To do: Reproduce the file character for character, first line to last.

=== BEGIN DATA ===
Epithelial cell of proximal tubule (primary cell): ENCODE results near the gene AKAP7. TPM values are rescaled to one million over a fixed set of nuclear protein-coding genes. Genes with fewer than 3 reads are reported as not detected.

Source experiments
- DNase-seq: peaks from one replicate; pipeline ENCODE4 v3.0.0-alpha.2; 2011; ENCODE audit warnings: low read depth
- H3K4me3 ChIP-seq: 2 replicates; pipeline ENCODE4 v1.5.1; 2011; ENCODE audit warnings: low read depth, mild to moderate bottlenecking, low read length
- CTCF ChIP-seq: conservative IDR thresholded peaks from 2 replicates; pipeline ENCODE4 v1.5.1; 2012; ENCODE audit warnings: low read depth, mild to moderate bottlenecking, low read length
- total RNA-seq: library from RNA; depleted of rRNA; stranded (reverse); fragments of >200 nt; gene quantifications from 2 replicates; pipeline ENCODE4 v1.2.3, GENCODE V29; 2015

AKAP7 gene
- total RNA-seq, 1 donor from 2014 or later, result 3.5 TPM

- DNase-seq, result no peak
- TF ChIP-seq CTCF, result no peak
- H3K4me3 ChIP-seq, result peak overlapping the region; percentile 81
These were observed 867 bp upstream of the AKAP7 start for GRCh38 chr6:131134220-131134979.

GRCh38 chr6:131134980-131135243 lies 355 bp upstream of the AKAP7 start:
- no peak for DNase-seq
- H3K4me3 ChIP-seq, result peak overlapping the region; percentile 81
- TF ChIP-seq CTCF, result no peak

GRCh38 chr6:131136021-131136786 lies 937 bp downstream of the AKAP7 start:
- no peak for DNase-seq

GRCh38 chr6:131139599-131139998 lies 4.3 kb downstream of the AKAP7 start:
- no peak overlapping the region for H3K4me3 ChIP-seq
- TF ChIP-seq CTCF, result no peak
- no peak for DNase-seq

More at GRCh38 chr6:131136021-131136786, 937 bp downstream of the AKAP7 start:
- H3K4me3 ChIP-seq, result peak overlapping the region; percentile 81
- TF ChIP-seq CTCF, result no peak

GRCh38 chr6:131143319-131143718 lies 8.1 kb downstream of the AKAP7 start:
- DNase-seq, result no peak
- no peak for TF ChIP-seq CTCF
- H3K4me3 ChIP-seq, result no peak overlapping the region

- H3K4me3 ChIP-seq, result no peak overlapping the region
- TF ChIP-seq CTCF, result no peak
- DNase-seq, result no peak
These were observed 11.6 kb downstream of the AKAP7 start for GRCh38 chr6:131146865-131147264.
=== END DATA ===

Epithelial cell of proximal tubule (primary cell): ENCODE results near the gene AKAP7. TPM values are rescaled to one million over a fixed set of nuclear protein-coding genes. Genes with fewer than 3 reads are reported as not detected.

Source experiments
- DNase-seq: peaks from one replicate; pipeline ENCODE4 v3.0.0-alpha.2; 2011; ENCODE audit warnings: low read depth
- H3K4me3 ChIP-seq: 2 replicates; pipeline ENCODE4 v1.5.1; 2011; ENCODE audit warnings: low read depth, mild to moderate bottlenecking, low read length
- CTCF ChIP-seq: conservative IDR thresholded peaks from 2 replicates; pipeline ENCODE4 v1.5.1; 2012; ENCODE audit warnings: low read depth, mild to moderate bottlenecking, low read length
- total RNA-seq: library from RNA; depleted of rRNA; stranded (reverse); fragments of >200 nt; gene quantifications from 2 replicates; pipeline ENCODE4 v1.2.3, GENCODE V29; 2015

AKAP7 gene
- total RNA-seq, 1 donor from 2014 or later, result 3.5 TPM

- DNase-seq, result no peak
- TF ChIP-seq CTCF, result no peak
- H3K4me3 ChIP-seq, result peak overlapping the region; percentile 81
These were observed 867 bp upstream of the AKAP7 start for GRCh38 chr6:131134220-131134979.

GRCh38 chr6:131134980-131135243 lies 355 bp upstream of the AKAP7 start:
- no peak for DNase-seq
- H3K4me3 ChIP-seq, result peak overlapping the region; percentile 81
- TF ChIP-seq CTCF, result no peak

GRCh38 chr6:131136021-131136786 lies 937 bp downstream of the AKAP7 start:
- no peak for DNase-seq

GRCh38 chr6:131139599-131139998 lies 4.3 kb downstream of the AKAP7 start:
- no peak overlapping the region for H3K4me3 ChIP-seq
- TF ChIP-seq CTCF, result no peak
- no peak for DNase-seq

More at GRCh38 chr6:131136021-131136786, 937 bp downstream of the AKAP7 start:
- H3K4me3 ChIP-seq, result peak overlapping the region; percentile 81
- TF ChIP-seq CTCF, result no peak

GRCh38 chr6:131143319-131143718 lies 8.1 kb downstream of the AKAP7 start:
- DNase-seq, result no peak
- no peak for TF ChIP-seq CTCF
- H3K4me3 ChIP-seq, result no peak overlapping the region

- H3K4me3 ChIP-seq, result no peak overlapping the region
- TF ChIP-seq CTCF, result no peak
- DNase-seq, result no peak
These were observed 11.6 kb downstream of the AKAP7 start for GRCh38 chr6:131146865-131147264.